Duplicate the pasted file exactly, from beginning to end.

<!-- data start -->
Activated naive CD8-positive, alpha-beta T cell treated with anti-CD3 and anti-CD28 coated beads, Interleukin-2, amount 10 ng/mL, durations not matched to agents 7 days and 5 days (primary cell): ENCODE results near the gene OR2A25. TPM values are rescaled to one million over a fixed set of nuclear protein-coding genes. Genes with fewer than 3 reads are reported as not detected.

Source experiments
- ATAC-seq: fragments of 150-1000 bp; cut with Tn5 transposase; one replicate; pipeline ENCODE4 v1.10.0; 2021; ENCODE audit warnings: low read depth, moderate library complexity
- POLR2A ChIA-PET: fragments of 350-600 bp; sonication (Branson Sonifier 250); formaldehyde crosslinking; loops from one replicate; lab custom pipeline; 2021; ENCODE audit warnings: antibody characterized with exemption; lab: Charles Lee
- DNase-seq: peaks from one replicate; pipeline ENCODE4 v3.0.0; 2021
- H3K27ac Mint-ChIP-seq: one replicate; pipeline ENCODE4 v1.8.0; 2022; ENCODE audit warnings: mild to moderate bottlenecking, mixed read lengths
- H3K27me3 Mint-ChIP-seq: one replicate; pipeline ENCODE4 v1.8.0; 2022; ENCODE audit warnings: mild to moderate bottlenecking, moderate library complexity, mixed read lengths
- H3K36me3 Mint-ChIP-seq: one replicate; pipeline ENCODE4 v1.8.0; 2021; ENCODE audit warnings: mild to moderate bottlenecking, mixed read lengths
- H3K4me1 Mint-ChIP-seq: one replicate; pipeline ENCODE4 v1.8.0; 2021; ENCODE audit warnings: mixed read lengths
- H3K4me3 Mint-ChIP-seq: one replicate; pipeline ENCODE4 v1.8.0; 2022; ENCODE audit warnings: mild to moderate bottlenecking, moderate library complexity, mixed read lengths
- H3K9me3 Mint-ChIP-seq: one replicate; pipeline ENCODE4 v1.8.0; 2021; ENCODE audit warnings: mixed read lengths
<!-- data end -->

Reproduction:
Activated naive CD8-positive, alpha-beta T cell treated with anti-CD3 and anti-CD28 coated beads, Interleukin-2, amount 10 ng/mL, durations not matched to agents 7 days and 5 days (primary cell): ENCODE results near the gene OR2A25. TPM values are rescaled to one million over a fixed set of nuclear protein-coding genes. Genes with fewer than 3 reads are reported as not detected.

Source experiments
- ATAC-seq: fragments of 150-1000 bp; cut with Tn5 transposase; one replicate; pipeline ENCODE4 v1.10.0; 2021; ENCODE audit warnings: low read depth, moderate library complexity
- POLR2A ChIA-PET: fragments of 350-600 bp; sonication (Branson Sonifier 250); formaldehyde crosslinking; loops from one replicate; lab custom pipeline; 2021; ENCODE audit warnings: antibody characterized with exemption; lab: Charles Lee
- DNase-seq: peaks from one replicate; pipeline ENCODE4 v3.0.0; 2021
- H3K27ac Mint-ChIP-seq: one replicate; pipeline ENCODE4 v1.8.0; 2022; ENCODE audit warnings: mild to moderate bottlenecking, mixed read lengths
- H3K27me3 Mint-ChIP-seq: one replicate; pipeline ENCODE4 v1.8.0; 2022; ENCODE audit warnings: mild to moderate bottlenecking, moderate library complexity, mixed read lengths
- H3K36me3 Mint-ChIP-seq: one replicate; pipeline ENCODE4 v1.8.0; 2021; ENCODE audit warnings: mild to moderate bottlenecking, mixed read lengths
- H3K4me1 Mint-ChIP-seq: one replicate; pipeline ENCODE4 v1.8.0; 2021; ENCODE audit warnings: mixed read lengths
- H3K4me3 Mint-ChIP-seq: one replicate; pipeline ENCODE4 v1.8.0; 2022; ENCODE audit warnings: mild to moderate bottlenecking, moderate library complexity, mixed read lengths
- H3K9me3 Mint-ChIP-seq: one replicate; pipeline ENCODE4 v1.8.0; 2021; ENCODE audit warnings: mixed read lengths